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“Mazes and loopholes” by Michigan auto insurance companies

October 13, 2010 by Steven M. Gursten

Injured auto accident victim responds to personal injury attorney’s top 10 list of worst auto insurance companies by sharing her story of insurance abuse

This week, a reader named Kimberly contacted me after reading one of our most popular blogs: 10 worst auto insurance companies in Michigan. Unfortunately, Kimberly – like countless other accident victims and Michigan residents – is struggling to receive her No-Fault benefits following her car accident.

Here’s what Kimberly had to say:

“It is unfortunate the mazes and loopholes insurance companies in Michigan take you through…I’m going through something like this right now. I do believe from the information that I’ve gathered about UIM (underinsured motorist coverage) from this site is why I’m being held up for over a year now (Kimberly is responding to information and cases discussed on michiganautolaw.com about many insurance company adjusters using delay tactics in cases involving UIM car accident claims, hoping that unknowing accident victims will blow shortened contractual statute of limitations for uninsured and underinsured coverage).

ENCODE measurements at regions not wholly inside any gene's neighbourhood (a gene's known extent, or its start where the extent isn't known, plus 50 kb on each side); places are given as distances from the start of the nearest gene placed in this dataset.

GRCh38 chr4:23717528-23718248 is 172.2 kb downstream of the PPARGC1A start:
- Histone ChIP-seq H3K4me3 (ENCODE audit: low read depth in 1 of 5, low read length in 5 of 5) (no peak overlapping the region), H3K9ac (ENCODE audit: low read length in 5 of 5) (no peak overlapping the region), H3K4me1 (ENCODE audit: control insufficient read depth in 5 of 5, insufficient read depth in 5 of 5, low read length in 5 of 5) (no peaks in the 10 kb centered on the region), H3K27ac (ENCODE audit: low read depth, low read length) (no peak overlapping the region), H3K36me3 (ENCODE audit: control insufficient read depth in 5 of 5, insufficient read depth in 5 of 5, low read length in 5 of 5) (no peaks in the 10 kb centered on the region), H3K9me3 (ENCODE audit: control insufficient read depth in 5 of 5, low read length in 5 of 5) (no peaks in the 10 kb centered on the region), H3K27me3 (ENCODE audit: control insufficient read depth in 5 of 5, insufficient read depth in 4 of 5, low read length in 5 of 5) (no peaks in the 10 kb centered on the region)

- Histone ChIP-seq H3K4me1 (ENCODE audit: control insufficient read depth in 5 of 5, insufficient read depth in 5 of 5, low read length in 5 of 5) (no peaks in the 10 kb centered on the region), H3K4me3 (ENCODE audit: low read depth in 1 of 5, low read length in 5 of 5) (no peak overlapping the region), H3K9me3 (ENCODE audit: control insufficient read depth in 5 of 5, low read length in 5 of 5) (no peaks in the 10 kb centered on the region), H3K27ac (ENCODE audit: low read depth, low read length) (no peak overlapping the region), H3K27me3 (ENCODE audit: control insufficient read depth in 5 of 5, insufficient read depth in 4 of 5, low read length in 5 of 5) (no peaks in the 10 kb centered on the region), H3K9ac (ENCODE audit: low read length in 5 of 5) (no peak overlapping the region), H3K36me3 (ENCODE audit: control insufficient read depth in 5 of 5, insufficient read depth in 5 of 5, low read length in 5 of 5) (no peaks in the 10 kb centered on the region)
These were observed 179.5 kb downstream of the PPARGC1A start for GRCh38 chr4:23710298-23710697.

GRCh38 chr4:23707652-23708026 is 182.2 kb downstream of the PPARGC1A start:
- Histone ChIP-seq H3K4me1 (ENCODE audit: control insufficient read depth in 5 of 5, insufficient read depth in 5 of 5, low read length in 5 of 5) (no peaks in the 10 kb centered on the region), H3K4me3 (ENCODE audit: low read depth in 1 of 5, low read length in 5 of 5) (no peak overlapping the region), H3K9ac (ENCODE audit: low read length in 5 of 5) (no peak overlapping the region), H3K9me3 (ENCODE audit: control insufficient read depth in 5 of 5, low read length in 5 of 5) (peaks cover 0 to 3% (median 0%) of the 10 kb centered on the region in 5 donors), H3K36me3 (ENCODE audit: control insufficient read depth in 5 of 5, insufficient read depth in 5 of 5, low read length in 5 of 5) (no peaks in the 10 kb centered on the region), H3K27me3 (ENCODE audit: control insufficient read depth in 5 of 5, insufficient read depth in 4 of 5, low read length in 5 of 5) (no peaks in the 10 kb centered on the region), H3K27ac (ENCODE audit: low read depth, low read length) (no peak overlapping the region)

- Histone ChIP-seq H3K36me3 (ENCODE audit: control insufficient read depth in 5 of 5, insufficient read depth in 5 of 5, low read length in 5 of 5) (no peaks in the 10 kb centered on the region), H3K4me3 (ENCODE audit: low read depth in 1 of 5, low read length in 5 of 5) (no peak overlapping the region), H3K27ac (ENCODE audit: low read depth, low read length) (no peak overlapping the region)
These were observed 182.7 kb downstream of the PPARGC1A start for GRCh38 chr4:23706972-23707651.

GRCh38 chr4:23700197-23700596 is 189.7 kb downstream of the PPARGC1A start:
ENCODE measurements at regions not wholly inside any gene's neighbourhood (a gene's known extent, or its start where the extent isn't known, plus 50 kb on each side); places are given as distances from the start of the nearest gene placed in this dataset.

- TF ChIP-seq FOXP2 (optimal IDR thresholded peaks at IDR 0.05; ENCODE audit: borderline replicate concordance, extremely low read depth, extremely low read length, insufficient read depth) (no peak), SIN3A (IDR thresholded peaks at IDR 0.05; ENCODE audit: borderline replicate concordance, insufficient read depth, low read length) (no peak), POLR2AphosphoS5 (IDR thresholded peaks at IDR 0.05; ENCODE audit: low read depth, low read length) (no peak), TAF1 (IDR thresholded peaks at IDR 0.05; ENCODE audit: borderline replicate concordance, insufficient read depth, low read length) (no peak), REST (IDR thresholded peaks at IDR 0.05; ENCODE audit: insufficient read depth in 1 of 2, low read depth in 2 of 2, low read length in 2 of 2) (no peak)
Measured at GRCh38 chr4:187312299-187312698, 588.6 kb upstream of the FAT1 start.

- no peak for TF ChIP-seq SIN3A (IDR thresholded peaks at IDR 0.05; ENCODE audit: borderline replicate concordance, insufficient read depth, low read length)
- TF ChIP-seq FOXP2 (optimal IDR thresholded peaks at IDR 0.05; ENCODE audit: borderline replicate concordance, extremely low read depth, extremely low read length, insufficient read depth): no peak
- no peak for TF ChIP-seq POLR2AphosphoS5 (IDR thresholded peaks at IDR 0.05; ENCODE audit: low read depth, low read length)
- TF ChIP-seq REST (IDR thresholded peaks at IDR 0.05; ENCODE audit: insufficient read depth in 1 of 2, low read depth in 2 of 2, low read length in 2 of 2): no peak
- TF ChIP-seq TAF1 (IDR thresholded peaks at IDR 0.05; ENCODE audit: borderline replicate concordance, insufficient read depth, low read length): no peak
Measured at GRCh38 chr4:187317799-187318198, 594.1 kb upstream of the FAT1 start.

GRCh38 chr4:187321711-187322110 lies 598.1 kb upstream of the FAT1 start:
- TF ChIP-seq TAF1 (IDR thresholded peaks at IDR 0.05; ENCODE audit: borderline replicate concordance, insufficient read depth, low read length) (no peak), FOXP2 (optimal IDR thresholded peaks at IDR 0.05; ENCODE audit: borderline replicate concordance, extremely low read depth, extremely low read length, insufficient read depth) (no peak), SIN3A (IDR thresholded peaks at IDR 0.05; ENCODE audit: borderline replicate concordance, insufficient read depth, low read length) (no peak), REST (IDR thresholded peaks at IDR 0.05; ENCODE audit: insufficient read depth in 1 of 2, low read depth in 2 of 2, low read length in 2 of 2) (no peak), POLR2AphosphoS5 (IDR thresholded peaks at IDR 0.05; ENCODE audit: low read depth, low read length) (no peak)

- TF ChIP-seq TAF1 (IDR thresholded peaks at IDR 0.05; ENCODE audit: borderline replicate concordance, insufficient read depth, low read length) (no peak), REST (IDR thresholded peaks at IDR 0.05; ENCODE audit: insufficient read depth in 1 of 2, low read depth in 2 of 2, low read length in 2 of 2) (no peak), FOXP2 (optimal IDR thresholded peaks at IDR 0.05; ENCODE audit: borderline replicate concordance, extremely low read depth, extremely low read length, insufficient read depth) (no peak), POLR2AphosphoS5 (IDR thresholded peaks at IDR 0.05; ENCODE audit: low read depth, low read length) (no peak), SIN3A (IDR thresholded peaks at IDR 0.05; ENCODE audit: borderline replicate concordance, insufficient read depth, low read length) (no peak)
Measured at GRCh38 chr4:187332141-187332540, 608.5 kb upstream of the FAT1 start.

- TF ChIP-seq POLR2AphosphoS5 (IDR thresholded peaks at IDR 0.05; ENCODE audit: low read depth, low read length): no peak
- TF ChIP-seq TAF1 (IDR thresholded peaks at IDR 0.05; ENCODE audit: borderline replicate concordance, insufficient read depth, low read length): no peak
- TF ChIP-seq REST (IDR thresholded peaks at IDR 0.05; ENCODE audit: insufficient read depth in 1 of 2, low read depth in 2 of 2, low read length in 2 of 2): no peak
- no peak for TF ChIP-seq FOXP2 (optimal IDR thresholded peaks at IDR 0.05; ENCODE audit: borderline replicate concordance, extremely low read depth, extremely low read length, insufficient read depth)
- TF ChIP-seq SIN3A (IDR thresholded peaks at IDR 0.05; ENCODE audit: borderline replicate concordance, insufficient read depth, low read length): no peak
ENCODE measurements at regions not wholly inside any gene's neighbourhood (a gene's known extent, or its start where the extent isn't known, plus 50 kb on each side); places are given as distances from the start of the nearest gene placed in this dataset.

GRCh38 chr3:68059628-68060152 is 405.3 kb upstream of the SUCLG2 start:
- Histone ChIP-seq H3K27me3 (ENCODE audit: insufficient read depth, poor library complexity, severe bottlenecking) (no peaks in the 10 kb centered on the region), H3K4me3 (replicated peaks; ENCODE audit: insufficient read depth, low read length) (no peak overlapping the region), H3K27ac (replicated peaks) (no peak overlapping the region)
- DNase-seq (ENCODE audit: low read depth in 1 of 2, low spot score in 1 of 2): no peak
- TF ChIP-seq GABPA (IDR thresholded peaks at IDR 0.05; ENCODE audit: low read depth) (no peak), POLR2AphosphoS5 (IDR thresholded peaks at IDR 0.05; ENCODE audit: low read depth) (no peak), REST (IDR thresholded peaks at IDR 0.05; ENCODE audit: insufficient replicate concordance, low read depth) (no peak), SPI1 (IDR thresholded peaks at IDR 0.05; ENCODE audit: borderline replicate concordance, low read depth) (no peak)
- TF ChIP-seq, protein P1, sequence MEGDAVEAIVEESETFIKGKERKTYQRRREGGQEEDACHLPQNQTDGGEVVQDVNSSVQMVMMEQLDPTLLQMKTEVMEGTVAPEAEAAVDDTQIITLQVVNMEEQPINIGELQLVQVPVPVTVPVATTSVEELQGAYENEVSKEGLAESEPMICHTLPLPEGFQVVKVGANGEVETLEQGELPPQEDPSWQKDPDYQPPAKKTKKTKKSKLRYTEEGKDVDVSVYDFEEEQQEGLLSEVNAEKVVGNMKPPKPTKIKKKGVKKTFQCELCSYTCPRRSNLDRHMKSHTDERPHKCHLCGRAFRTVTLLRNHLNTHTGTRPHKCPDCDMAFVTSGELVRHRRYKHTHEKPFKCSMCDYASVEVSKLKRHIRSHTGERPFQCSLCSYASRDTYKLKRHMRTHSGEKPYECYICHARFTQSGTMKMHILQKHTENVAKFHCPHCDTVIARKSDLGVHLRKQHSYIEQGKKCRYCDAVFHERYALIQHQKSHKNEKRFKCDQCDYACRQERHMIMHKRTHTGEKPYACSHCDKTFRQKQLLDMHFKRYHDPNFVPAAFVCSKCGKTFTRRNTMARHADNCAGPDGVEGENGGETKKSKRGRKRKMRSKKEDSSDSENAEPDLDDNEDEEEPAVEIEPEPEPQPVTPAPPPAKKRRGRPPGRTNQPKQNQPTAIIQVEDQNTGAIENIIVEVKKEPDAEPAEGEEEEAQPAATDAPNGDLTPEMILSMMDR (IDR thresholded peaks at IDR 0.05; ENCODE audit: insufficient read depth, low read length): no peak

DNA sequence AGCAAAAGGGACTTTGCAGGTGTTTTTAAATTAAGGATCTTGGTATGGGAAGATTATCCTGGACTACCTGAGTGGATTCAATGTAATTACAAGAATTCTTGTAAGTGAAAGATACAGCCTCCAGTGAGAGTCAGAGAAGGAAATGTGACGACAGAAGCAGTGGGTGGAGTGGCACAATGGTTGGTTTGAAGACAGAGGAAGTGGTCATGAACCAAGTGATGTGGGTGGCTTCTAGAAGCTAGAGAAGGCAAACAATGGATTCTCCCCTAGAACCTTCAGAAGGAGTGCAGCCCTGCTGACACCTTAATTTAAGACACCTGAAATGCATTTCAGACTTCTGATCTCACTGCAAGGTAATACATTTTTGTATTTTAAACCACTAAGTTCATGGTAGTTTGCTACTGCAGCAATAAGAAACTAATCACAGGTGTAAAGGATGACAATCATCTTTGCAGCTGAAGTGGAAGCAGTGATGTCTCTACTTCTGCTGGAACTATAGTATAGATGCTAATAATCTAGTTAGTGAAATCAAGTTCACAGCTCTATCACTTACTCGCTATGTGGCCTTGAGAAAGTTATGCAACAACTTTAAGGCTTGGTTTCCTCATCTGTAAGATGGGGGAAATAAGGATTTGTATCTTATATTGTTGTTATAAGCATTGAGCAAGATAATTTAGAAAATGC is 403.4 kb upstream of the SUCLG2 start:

I’ve been in the dark this whole time….I’m so glad I was directed to this site. It popped up on Facebook. I will be giving you a call tomorrow. Thank you so much for your honesty!”

Related information:

Uninsured and underinsured motorist coverage FAQs

Insurance company abuse in Michigan

Michigan Auto Law is the leading and largest law firm exclusively handling car accident, truck accident and motorcycle accident cases throughout the entire state for more than 50 years. We have offices in Farmington Hills, Detroit, Ann Arbor, Grand Rapids and Sterling Heights to better serve you. Call (800) 777-0028 for a free case evaluation with one of our personal injury attorneys.

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2 Replies to ““Mazes and loopholes” by Michigan auto insurance companies”